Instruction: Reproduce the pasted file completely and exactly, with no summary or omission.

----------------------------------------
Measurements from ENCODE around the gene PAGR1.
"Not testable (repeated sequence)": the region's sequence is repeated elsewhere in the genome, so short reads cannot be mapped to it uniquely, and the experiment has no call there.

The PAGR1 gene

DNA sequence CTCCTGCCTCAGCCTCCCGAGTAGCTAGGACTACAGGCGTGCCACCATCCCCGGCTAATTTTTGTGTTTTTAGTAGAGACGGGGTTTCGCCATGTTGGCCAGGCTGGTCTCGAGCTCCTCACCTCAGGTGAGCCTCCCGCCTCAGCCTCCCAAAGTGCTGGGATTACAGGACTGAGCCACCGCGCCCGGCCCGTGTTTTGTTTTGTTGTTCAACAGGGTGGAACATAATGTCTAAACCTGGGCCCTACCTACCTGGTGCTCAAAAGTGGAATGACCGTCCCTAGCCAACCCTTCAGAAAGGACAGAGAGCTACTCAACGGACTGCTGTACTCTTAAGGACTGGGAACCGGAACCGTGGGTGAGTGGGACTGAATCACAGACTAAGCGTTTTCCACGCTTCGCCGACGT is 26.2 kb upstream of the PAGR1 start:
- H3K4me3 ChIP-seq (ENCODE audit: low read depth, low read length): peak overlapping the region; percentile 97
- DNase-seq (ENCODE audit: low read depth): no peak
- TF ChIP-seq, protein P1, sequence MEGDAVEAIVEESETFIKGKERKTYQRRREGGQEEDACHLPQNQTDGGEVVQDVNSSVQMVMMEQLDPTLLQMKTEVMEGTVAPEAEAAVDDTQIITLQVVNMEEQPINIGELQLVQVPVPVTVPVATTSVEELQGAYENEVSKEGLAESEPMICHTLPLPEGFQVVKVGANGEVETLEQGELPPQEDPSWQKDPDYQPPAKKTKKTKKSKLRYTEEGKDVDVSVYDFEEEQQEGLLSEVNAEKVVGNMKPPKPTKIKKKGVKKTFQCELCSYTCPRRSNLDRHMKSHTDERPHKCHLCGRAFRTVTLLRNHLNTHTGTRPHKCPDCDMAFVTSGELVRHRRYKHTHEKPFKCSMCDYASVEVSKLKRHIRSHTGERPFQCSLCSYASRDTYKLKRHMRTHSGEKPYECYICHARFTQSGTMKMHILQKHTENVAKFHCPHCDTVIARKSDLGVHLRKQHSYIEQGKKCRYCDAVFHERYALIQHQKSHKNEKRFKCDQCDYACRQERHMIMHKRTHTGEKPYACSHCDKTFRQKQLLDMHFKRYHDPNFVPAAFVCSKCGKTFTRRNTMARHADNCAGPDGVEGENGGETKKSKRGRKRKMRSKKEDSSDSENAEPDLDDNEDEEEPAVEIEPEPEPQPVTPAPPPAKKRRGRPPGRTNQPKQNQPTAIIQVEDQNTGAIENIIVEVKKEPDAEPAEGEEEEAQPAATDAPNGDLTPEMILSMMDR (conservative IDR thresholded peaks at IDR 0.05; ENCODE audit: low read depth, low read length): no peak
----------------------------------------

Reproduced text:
Measurements from ENCODE around the gene PAGR1.
"Not testable (repeated sequence)": the region's sequence is repeated elsewhere in the genome, so short reads cannot be mapped to it uniquely, and the experiment has no call there.

The PAGR1 gene

DNA sequence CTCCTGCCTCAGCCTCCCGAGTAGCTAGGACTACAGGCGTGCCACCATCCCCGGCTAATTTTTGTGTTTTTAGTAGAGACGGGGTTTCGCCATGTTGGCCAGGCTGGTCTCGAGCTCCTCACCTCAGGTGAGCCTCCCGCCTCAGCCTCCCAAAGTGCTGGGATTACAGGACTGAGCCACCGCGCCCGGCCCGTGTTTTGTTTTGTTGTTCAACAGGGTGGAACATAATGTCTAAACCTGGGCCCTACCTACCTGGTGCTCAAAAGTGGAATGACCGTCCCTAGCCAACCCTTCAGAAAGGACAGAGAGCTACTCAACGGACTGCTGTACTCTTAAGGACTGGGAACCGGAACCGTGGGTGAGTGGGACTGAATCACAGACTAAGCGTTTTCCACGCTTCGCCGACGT is 26.2 kb upstream of the PAGR1 start:
- H3K4me3 ChIP-seq (ENCODE audit: low read depth, low read length): peak overlapping the region; percentile 97
- DNase-seq (ENCODE audit: low read depth): no peak
- TF ChIP-seq, protein P1, sequence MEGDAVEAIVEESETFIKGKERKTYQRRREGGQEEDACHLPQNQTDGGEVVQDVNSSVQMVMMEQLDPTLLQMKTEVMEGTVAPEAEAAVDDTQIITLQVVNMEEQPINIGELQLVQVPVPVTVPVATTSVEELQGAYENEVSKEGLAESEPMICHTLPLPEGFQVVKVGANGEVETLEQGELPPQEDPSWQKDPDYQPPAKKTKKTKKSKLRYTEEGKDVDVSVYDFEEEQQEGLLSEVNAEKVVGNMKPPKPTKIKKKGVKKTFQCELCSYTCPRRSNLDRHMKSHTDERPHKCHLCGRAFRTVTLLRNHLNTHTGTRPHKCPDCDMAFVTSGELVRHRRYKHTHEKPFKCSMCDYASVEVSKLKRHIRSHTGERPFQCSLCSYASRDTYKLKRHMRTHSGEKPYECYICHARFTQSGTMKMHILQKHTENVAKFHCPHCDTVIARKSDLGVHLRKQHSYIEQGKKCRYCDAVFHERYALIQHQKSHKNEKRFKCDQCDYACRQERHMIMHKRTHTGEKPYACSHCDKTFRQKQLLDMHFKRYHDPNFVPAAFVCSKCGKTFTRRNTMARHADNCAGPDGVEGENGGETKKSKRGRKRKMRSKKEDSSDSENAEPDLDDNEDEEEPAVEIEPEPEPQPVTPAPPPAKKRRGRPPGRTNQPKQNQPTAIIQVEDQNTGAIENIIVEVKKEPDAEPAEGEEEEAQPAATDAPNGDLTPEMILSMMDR (conservative IDR thresholded peaks at IDR 0.05; ENCODE audit: low read depth, low read length): no peak